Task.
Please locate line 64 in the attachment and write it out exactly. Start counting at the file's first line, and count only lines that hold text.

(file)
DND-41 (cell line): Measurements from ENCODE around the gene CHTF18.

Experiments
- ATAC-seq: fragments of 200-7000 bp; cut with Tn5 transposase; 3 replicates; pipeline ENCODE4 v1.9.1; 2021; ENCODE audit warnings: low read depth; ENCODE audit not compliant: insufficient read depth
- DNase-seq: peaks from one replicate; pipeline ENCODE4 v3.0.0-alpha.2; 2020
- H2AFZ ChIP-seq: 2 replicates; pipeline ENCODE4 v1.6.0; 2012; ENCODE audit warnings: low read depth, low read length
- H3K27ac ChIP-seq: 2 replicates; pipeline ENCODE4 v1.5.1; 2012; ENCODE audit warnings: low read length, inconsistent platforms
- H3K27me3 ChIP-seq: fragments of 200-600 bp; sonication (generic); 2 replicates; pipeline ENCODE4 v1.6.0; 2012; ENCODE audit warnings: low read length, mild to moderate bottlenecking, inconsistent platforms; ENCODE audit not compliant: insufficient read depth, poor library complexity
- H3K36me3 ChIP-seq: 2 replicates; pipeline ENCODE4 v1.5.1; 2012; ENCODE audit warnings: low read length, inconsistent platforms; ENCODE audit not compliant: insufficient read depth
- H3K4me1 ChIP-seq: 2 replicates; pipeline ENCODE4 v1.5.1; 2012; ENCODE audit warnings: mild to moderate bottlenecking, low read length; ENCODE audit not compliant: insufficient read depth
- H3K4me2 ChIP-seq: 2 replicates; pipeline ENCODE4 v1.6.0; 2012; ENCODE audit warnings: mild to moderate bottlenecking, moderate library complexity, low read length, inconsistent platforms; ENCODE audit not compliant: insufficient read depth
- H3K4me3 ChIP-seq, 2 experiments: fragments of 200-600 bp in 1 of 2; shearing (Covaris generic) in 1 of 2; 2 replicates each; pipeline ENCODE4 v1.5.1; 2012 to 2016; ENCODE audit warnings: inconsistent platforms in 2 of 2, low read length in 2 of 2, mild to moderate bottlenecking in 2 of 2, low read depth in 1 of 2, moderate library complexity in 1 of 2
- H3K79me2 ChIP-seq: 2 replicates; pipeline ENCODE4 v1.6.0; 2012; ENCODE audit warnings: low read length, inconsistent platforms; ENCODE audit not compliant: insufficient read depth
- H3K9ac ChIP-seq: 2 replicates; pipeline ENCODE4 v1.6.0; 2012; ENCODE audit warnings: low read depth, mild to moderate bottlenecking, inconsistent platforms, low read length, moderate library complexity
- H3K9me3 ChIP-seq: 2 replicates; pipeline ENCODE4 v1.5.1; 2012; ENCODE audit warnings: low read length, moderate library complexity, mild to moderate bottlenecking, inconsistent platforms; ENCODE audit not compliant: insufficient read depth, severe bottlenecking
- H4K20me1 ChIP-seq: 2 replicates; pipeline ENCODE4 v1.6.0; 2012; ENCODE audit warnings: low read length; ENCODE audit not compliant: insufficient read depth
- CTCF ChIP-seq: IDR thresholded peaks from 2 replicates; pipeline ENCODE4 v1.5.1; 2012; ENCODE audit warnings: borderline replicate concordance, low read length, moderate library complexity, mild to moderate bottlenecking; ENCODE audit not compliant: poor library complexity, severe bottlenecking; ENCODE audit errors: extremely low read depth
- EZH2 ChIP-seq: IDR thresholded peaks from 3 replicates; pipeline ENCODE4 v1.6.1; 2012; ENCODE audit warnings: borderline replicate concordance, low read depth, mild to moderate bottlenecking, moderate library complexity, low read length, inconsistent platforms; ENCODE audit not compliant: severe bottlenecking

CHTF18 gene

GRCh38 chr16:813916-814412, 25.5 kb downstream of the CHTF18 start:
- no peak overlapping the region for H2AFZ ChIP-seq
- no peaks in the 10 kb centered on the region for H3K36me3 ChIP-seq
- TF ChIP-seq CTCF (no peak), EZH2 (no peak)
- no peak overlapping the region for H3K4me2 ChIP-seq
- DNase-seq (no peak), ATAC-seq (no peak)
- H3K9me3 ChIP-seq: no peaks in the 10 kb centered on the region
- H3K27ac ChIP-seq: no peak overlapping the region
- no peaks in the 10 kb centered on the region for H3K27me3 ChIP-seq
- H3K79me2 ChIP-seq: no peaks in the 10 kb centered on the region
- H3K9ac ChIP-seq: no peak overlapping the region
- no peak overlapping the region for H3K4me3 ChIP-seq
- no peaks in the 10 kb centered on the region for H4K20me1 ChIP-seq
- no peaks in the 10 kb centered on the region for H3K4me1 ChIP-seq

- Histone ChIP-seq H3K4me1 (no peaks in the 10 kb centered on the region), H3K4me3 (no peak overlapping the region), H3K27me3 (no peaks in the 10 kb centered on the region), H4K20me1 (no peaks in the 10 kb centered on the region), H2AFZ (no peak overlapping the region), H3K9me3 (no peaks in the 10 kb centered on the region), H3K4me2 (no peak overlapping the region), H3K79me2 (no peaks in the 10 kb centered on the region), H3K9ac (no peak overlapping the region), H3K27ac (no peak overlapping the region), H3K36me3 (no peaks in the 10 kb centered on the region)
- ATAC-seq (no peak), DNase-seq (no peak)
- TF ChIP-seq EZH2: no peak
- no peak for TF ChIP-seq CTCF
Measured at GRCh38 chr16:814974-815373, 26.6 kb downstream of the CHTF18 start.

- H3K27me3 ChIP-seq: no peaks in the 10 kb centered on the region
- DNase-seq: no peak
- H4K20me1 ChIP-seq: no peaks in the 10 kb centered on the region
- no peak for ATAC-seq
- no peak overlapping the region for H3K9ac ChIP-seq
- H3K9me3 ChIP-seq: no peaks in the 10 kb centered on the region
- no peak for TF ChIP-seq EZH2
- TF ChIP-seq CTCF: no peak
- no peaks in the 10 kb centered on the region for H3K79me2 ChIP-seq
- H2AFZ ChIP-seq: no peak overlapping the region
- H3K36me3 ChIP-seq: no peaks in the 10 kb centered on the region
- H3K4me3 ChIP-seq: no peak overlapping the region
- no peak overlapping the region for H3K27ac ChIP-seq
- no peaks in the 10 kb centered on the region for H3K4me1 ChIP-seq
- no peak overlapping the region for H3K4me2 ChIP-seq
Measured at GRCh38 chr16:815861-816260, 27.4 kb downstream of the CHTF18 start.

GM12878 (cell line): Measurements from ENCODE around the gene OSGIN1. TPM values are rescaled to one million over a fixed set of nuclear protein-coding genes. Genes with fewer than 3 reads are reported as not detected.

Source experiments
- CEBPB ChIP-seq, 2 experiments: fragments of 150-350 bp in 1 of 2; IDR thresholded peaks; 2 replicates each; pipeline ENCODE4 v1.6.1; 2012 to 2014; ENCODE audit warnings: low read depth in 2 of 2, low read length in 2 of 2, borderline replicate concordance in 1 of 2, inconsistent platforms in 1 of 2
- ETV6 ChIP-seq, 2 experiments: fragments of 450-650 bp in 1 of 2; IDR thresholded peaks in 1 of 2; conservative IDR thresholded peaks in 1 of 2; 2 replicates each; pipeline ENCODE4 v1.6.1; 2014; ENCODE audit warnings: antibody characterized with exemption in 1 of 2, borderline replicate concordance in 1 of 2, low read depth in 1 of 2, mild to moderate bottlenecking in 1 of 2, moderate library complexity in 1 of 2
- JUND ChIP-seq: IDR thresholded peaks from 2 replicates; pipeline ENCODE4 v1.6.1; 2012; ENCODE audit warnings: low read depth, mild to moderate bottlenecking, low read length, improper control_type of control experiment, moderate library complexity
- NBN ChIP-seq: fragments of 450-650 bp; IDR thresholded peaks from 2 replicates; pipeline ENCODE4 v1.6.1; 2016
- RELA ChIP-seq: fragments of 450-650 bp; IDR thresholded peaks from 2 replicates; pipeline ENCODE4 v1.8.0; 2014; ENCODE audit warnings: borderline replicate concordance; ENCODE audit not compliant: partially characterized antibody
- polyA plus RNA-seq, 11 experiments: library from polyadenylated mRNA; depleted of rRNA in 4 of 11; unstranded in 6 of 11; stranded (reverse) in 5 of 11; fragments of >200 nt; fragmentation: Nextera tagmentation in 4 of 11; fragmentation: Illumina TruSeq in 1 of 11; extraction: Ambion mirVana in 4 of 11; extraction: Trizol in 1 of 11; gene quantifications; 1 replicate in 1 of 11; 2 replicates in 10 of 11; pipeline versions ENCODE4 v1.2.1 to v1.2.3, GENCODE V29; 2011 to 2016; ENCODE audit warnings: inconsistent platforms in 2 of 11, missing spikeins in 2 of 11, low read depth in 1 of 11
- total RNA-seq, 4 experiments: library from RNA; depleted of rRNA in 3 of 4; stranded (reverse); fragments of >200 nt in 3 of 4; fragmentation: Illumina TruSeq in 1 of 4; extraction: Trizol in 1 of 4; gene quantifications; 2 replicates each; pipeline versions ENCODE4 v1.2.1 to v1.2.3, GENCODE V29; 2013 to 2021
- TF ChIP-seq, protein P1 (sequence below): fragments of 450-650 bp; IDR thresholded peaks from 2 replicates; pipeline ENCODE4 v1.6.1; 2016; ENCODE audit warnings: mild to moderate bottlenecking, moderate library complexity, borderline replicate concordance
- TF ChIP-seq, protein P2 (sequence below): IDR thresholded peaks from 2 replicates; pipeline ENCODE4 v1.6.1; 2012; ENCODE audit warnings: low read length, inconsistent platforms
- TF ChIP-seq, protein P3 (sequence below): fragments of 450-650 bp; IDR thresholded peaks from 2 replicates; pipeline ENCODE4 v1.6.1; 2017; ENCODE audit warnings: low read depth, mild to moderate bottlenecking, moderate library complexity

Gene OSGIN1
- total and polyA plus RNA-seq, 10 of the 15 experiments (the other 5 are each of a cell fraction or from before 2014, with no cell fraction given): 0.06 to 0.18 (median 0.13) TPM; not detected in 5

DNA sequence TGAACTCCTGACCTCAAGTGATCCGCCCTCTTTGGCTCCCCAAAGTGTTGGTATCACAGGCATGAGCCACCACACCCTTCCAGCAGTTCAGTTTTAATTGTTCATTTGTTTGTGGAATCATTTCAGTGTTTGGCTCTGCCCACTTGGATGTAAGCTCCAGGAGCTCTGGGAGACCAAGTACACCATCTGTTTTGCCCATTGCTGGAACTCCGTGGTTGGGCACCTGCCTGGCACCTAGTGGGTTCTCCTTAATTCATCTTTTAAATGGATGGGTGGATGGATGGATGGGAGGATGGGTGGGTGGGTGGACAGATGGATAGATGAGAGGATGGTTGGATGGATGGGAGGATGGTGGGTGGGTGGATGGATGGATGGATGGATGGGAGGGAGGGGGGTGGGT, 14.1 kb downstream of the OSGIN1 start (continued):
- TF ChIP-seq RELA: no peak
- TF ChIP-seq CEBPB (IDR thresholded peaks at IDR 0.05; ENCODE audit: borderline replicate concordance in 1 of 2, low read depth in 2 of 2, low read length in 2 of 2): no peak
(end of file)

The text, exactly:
- TF ChIP-seq, protein P2 (sequence below): IDR thresholded peaks from 2 replicates; pipeline ENCODE4 v1.6.1; 2012; ENCODE audit warnings: low read length, inconsistent platforms